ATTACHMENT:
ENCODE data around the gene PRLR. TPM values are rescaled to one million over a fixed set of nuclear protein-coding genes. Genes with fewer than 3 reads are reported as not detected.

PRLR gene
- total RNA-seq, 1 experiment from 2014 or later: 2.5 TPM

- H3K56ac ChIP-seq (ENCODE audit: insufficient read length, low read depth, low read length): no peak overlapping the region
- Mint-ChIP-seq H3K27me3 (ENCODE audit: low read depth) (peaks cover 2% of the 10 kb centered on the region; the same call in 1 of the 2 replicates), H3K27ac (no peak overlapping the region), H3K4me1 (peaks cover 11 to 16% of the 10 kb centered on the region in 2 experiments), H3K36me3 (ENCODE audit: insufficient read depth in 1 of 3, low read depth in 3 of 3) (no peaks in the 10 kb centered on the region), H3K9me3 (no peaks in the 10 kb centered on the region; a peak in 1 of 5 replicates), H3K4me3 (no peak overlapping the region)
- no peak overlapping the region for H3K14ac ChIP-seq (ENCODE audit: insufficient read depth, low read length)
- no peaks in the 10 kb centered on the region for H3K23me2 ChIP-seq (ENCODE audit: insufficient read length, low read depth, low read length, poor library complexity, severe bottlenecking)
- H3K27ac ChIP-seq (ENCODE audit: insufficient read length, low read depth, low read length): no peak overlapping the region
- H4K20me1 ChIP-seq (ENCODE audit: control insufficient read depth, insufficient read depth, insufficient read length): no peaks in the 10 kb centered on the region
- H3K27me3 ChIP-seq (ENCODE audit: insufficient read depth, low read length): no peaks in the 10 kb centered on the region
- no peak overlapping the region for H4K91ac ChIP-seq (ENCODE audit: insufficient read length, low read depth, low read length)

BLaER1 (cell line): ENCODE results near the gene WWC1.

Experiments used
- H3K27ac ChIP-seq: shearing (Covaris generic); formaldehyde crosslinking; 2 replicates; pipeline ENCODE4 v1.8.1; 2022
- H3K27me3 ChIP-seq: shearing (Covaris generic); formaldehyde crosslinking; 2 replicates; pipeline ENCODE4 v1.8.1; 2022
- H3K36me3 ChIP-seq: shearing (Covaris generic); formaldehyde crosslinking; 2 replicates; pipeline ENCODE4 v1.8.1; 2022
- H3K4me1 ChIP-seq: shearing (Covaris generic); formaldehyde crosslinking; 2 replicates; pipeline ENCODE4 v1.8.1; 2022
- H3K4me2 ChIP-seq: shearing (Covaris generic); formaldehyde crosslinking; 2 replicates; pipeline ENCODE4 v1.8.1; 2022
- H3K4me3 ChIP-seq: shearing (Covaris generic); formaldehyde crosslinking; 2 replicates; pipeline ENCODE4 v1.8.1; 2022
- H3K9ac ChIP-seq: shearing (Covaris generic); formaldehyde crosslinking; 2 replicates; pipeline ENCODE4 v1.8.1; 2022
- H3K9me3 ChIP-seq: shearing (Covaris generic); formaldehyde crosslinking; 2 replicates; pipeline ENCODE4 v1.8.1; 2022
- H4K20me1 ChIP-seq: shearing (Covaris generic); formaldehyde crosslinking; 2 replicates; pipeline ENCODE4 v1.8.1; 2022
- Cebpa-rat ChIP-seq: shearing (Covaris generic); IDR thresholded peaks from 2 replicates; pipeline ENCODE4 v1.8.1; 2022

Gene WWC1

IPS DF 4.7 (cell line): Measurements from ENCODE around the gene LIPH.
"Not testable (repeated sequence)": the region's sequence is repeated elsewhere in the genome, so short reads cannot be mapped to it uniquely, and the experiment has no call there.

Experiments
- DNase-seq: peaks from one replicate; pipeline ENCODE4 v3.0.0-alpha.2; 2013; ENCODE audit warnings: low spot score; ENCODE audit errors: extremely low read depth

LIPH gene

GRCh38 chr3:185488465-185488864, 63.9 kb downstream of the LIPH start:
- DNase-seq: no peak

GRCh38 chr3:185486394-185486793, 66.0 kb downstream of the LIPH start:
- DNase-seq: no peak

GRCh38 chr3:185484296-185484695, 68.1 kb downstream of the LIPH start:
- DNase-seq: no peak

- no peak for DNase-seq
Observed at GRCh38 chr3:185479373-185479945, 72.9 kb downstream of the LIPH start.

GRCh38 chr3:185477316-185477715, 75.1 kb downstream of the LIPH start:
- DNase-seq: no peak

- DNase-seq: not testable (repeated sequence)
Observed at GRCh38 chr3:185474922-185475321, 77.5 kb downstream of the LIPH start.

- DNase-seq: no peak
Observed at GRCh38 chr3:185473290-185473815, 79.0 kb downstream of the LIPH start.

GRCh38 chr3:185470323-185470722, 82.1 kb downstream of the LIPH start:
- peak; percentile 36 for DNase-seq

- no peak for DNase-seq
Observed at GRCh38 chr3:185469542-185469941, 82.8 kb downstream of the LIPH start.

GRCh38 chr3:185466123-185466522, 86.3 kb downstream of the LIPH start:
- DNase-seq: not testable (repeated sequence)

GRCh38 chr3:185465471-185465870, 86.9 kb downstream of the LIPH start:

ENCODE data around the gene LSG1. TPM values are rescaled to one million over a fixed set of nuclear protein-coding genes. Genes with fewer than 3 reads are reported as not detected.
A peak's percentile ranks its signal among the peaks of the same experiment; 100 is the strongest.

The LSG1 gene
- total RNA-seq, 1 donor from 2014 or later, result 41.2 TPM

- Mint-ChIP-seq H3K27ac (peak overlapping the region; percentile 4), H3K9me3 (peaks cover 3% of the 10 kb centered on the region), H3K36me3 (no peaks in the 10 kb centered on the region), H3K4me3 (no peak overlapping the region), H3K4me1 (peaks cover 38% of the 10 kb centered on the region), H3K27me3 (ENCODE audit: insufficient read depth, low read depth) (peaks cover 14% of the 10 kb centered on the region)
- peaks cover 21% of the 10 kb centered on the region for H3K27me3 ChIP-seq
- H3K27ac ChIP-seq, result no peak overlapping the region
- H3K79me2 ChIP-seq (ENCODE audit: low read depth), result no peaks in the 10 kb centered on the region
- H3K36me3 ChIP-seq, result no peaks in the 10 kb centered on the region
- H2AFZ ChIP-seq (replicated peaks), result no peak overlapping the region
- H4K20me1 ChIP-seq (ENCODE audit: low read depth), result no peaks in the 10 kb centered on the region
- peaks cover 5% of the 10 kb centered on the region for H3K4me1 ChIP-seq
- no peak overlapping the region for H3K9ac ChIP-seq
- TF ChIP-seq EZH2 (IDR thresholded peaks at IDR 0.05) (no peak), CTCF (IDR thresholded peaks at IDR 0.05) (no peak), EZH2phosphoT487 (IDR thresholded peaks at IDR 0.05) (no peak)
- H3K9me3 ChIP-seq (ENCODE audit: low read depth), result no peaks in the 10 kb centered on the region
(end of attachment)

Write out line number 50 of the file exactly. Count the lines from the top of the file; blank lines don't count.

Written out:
GRCh38 chr3:185465471-185465870, 86.9 kb downstream of the LIPH start: